Chandler Limited TG2 stereo microphone preamplifier
by: Mike Caffrey
I really like the Chandler TG2 preamp. It's a recreation of the EMI mic preamp found in the TG-series consoles, such as the one installed at Abbey Road. The TG2 is a single-rackspace two-channel unit. It's very well constructed with nicely laid out controls. The rear panel has all the standard ins and outs. The front panel has an instrument DI as well as switches for phantom power, polarity, and enabling the DI. It uses an external power supply that will power two Chandler devices such as the TG1 compressor (Tape Op #31).
I first tried the TG2 briefly on a variety of sources -- drums, bass, vocals -- and was happy with the results on all of them. It was when I tried it on guitar that I really got hooked. I had a ribbon mic on an AC15 and heard one of the most beautiful guitar sounds ever -- and I literally haven’t used another preamp to record a guitar since that very moment. I can best describe the TG2 by comparing to other well known preamps, as I've spent a lot of time A/B'ing them on guitar.
For a long time I had been very happy using a Beyer M160 through an API 312/512 preamp straight to tape. That was the first comparison I made, and the TG2 made the API sound anemic. I was surprised at how big of a difference I heard, especially considering how happy I had been for a long time using the API preamps. The TG2 had the presence of the API, but I found it to have much more punch and body overall. The next comparisons I made were with some Neve preamps. I recently got a hold of some super mint condition 1073's -- with all original parts and still up to factory specs -- and 1272's that had never been used until they were racked by Brent Averill. The TG2 was up against some tough competition. I found the TG2 to have a comparable low end to both Neve preamps. I found the midrange of the TG2 a little more present than the 1272 and the high end smoother. The differences were most noticeable when switching from the TG2 to the 1272 because it was clear that the 1272 was missing some nice qualities that the TG2 had. The comparison to the 1073 was similar in that there were qualities that I preferred in the TG2. When I compared the TG2 to the 1073 with the 1073 EQ in, it was still a tough call. I couldn't make the decision outside of a specific recording context. I think that says a lot when a preamp can hold its own against a preamp combined with an EQ. When they say "dare we say nicer top than a Neve" while describing the TG2 on the Chandler website, I have to say yes. I know it's all subjective, but it's not out of line to consider that possibility.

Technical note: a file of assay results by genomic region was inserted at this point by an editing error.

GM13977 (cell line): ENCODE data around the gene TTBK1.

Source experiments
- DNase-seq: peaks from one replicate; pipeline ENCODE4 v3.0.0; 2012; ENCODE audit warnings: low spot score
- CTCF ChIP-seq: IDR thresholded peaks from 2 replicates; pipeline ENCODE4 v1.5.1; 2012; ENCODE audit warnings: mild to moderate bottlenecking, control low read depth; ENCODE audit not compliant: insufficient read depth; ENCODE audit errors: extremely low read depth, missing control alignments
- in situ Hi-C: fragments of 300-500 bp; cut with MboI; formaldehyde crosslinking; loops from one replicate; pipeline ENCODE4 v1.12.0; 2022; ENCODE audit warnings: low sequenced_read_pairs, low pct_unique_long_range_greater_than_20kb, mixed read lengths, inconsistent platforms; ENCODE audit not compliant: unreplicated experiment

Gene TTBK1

Having used both the TG1 compressor and the TG2 preamp, I feel like I am seeing a pattern: all Chandler gear sounds really good. Everyone knows that vintage preamps are some of the best sounding preamps you can buy. However, vintage gear frequently suffers from reliability issues and high maintenance costs. The Chandler TG2 can be compared very favorably to some classic preamps, but it should really be recognized for its own great sound. It's refreshing to have the EMI sound to add to the palette, without the problems associated with vintage gear. At a street price of around $1600 I think the TG2 is a very safe purchase. An eBay search shows no Chandler gear for sale used, even in completed items. I don't find that surprising at all. ($1900 MSRP; www.chandlerlimited.com)